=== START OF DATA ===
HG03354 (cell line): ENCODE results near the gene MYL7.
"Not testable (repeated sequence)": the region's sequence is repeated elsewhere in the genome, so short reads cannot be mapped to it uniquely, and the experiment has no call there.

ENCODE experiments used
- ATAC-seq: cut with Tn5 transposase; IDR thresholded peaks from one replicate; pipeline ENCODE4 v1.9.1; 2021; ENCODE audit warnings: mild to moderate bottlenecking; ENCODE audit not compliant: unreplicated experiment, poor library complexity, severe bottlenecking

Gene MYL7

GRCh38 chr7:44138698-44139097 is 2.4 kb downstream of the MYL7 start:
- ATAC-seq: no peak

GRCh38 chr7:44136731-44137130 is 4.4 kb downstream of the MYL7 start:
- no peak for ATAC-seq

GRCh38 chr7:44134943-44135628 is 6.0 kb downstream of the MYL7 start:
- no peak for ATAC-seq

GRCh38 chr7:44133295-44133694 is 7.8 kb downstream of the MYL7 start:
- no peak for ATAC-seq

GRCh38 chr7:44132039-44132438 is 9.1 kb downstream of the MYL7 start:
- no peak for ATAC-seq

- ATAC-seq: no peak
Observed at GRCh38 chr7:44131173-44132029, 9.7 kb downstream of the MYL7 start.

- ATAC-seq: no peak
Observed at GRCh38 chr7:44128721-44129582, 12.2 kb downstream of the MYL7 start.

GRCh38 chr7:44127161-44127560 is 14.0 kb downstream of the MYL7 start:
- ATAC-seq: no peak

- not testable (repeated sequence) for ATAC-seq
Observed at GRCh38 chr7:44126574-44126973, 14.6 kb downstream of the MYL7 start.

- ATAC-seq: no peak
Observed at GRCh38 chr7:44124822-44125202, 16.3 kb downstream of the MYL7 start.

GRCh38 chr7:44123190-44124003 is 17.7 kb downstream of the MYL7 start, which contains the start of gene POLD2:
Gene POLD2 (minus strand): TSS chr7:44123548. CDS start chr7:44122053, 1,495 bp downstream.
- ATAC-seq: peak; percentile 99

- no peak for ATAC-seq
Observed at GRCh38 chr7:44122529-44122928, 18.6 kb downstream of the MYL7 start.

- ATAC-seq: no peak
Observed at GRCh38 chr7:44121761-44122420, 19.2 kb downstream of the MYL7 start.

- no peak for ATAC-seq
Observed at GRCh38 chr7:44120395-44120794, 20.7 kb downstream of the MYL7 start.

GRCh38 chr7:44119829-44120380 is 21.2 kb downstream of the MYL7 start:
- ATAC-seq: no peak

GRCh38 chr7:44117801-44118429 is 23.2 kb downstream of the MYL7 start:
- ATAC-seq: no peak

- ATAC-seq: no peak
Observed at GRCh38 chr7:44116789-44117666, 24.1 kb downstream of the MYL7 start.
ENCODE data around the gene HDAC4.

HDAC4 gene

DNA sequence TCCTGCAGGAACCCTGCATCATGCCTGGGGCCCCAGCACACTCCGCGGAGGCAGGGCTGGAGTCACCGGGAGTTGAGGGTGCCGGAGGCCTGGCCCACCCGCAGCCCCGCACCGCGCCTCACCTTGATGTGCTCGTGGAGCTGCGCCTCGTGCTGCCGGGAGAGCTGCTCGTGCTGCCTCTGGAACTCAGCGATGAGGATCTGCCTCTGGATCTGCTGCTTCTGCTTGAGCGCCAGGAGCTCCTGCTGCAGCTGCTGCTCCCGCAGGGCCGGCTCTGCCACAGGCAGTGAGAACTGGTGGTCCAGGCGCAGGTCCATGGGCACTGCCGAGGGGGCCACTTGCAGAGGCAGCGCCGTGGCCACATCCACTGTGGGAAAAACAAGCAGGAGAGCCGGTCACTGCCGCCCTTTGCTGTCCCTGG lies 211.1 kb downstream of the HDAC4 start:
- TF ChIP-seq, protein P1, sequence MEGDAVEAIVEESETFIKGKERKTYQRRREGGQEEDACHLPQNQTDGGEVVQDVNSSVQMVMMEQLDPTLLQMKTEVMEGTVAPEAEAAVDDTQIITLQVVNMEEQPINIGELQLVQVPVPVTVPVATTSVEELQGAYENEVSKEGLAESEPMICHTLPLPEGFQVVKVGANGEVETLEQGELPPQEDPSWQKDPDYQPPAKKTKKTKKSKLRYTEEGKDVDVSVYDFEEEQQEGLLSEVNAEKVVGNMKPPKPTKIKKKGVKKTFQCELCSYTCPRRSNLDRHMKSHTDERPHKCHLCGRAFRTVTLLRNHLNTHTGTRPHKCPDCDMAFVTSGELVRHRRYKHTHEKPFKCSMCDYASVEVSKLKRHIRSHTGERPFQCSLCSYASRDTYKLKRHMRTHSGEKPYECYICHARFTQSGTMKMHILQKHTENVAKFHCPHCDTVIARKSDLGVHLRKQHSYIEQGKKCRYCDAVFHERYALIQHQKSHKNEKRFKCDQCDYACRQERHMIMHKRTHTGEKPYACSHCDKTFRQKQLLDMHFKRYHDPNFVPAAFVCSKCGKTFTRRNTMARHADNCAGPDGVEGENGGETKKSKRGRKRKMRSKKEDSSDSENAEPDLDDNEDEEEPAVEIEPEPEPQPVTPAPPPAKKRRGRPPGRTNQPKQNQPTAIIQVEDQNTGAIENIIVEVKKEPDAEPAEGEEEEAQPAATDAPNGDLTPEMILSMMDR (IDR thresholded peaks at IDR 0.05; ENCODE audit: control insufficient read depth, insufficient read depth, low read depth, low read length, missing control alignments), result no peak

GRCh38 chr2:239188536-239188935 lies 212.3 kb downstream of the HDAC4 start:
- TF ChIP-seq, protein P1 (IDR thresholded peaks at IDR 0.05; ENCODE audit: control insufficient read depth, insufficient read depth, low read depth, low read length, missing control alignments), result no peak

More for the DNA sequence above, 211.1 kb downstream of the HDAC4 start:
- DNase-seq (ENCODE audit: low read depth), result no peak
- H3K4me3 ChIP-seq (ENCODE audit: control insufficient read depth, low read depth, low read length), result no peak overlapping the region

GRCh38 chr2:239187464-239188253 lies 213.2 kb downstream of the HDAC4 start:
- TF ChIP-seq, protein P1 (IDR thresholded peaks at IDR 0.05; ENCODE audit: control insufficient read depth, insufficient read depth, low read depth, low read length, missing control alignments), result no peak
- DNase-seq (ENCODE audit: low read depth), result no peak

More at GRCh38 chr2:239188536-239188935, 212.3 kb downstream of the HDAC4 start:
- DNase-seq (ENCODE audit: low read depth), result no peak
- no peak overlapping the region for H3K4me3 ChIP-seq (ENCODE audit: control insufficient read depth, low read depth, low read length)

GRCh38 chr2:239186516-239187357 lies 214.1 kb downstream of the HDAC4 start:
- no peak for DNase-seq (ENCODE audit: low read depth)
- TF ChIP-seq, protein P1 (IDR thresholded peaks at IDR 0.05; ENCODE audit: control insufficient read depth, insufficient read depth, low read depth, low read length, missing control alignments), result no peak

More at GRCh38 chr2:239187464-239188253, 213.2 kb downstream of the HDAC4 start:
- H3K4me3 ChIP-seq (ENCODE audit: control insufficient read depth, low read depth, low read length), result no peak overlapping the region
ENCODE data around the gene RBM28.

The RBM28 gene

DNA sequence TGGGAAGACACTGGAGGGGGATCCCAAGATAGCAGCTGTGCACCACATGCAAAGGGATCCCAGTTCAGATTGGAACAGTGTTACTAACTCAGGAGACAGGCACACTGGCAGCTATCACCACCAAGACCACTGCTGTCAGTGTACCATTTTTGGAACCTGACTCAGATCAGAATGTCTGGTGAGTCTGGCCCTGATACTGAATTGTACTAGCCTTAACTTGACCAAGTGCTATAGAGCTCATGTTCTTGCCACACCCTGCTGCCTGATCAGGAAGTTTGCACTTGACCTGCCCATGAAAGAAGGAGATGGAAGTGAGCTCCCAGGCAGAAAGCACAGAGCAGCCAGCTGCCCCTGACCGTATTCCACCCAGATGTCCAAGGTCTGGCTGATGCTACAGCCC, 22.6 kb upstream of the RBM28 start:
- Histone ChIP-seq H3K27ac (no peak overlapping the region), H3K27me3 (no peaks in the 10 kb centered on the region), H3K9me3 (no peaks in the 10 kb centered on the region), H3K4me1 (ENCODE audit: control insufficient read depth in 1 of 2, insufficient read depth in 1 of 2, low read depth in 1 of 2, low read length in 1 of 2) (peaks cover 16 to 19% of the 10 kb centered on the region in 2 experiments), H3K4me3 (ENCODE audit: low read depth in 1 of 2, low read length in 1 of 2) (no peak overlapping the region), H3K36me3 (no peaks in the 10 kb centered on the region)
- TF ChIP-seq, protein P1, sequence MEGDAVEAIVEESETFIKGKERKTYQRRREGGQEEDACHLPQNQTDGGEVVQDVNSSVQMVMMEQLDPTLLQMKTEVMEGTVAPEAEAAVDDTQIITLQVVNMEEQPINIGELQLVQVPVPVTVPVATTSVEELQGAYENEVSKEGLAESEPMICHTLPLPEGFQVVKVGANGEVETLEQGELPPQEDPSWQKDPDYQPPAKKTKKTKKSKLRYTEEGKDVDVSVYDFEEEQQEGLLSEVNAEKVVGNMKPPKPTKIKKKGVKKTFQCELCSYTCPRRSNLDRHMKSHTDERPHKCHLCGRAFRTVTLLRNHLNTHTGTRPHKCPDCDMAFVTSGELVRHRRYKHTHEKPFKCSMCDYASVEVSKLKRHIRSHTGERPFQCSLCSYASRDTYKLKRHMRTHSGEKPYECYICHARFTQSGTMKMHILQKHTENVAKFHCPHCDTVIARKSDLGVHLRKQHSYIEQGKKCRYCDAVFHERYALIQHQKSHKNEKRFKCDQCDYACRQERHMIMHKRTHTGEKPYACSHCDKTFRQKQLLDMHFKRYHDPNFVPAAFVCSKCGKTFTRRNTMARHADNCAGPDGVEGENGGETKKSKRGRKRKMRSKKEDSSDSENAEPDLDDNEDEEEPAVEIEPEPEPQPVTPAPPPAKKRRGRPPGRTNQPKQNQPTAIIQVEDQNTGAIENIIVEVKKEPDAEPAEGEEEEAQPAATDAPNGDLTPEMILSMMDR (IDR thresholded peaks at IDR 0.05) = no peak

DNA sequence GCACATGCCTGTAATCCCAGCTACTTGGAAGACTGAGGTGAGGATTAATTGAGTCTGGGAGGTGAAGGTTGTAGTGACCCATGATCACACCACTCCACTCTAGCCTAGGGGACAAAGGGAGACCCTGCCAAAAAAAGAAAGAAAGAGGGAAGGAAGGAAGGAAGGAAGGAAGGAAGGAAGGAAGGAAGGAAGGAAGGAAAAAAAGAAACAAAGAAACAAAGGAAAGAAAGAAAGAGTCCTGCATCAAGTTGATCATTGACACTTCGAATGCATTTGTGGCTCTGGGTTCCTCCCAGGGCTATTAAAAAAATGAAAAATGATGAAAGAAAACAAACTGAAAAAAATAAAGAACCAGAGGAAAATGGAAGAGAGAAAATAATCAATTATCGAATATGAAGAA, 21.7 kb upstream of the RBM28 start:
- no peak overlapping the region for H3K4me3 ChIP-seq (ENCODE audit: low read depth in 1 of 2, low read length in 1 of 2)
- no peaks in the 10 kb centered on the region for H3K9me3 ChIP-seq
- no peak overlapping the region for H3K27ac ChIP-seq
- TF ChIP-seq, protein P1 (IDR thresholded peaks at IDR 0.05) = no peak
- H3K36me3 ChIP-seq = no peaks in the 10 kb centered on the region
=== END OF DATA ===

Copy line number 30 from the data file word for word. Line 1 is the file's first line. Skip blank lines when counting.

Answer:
Observed at GRCh38 chr7:44122529-44122928, 18.6 kb downstream of the MYL7 start.